By Richard Tyson
Over my 31 years working with CEOs, virtually all of my clients have expressed a desire to make more money. For those with multiple products, the math has generally seemed quite simple: just sell more of every product. One client, for instance, had three products. Product A sold for $10,000, Product B for $20,000, and Product C for $40,000. The marching orders to the sales force were to sell more of all three.
However, a deeper level of analysis led to a different conclusion. When we considered the gross profit and gross margin on each product, we recognized that not all revenue dollars are created equal.
When the cost of goods sold (CGS) was subtracted from each of the three products, these gross profits were revealed:
• Product A: $5,000 (50 percent gross margin: $10,000 revenue less $5,000 CGS).
• Product B: $8,000 (40 percent gross margin: $20,000 revenue less $12,000 CGS).
• Product C: $10,000 (25 percent gross margin: $40,000 revenue less $30,000 CGS).
Since my client was more interested in real dollars than percentages, he was now inclined to shift his selling focus to Product C. However, it was at this point that we began to consider the concept of “contribution margin analysis.”
What is contribution margin? It is gross profit less any variable costs beyond those embodied in CGS (CGS typically includes labor and materials to create finished goods). In this case, the additional variable costs were sales commissions of 20 percent on revenue. With this in mind, contribution margins for the three products were as follows:
• Product A: $3,000 (30 percent contribution margin: $5,000 less $2,000 in commissions).
• Product B: $4,000 (20 percent contribution margin: $8,000 less $4,000 in commissions).
Product C: $2,000 (5 percent contribution margin: $10,000 less $8,000 in commissions).
When this analysis was reviewed, the CEO of my client company was shocked. He looked me in the eye and exclaimed, “Wait a minute! Our fixed overhead expenses are running at about $1 million each year. This data says that if our heaviest emphasis is on selling Product C, we will need to sell $20 million to just break even!”
He was right — and applying the same logic, a focus on Product A would require only $3.3 million in sales to break even. What’s more, both Product A and B were much easier to produce and sell than Product C.
So what were my client’s product strategy options? They boiled down to:
• Substantially raise the price of Product C, which unfortunately would make it uncompetitive in the market.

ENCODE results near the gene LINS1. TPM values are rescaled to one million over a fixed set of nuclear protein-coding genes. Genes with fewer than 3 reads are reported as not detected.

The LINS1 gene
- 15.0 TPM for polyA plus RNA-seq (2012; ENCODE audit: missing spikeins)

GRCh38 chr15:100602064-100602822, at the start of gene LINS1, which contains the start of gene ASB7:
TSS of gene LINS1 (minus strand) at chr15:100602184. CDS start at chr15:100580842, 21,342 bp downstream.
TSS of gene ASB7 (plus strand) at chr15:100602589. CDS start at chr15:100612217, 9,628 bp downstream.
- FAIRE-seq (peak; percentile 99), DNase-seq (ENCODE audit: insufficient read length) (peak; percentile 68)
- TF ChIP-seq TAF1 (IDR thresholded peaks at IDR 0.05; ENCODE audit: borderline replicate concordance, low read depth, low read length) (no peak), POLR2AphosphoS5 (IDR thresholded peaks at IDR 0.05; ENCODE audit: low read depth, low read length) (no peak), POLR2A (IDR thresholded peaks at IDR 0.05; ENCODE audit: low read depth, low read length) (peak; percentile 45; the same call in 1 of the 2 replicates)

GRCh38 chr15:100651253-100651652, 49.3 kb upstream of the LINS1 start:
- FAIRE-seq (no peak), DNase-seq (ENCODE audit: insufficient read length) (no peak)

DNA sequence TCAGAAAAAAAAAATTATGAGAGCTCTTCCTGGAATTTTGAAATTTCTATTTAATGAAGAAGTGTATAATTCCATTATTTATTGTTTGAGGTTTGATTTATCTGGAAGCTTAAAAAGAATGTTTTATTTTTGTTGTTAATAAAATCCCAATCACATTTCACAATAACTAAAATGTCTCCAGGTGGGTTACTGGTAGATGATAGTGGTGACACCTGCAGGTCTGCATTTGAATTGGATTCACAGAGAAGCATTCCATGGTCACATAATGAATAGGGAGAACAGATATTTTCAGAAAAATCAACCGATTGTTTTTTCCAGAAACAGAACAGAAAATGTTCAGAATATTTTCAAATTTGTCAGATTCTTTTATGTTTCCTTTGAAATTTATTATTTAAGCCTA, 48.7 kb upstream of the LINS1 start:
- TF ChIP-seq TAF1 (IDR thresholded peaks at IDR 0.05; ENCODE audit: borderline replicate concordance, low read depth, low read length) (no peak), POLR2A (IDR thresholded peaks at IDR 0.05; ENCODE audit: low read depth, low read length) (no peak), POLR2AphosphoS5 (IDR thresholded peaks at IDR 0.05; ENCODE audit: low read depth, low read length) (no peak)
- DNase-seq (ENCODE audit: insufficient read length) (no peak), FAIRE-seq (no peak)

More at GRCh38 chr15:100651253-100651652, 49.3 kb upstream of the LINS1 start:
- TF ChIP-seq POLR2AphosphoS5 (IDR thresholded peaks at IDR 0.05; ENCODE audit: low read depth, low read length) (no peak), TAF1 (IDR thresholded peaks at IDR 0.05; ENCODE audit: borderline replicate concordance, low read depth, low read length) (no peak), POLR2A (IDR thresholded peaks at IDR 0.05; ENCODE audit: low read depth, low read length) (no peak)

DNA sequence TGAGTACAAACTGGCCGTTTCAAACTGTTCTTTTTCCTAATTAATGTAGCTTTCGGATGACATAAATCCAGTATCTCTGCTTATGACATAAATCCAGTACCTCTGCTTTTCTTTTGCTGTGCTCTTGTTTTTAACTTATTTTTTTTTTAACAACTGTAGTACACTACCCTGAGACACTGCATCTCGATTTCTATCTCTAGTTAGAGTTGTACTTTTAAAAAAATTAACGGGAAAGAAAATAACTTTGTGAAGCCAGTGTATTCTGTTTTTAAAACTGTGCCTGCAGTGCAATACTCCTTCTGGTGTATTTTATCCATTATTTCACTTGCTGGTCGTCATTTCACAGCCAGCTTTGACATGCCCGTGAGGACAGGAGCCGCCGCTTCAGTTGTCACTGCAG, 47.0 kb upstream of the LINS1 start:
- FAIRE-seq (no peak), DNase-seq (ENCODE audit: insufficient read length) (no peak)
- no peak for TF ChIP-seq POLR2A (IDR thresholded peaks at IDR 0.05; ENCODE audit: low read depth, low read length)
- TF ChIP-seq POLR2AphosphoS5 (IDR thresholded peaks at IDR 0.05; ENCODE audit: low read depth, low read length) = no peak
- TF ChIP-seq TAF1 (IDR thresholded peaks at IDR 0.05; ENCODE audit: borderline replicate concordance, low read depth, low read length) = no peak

• Discover ways to substantially reduce Product C’s CGS.
• Reduce the commission rate for sales of the product.
• Some combination of the preceding options.
• Phase out Product C altogether.
Initially, the last option was the least appealing to the CEO. It would mean that topline revenue would be substantially reduced and the perception both within the business and the marketplace might be that the company was in trouble. However, as the executive team and sales personnel recognized that phasing out Product C would allow a more intensive focus on the remaining products, they made that decision. A careful, well-executed and well-communicated phase-out allowed them to become a leaner, more profitable and agile company.
Too often, small-business leaders don’t understand the importance of contribution margin. It requires careful recasting of company income statements, especially when deciding on what constitutes variable costs beyond the direct costs of CGS. In this analysis, it is critical that any expense shifted to this variable category truly does vary directly with the sales of the respective products.
In recasting, please also be aware that the contribution margin version must be in addition to your customary P&L, not a replacement for it. Contribution margin, while a valuable tool for executive decision-making, is not considered to be in line with “generally accepted accounting practices” for financial reporting.
If you are a multi-product company, I strongly recommend that you add contribution margin analysis to your arsenal of financial tools.
Richard Tyson is the founder, principal owner and president of CEObuilder, which provides forums for consulting and coaching to executives in small businesses.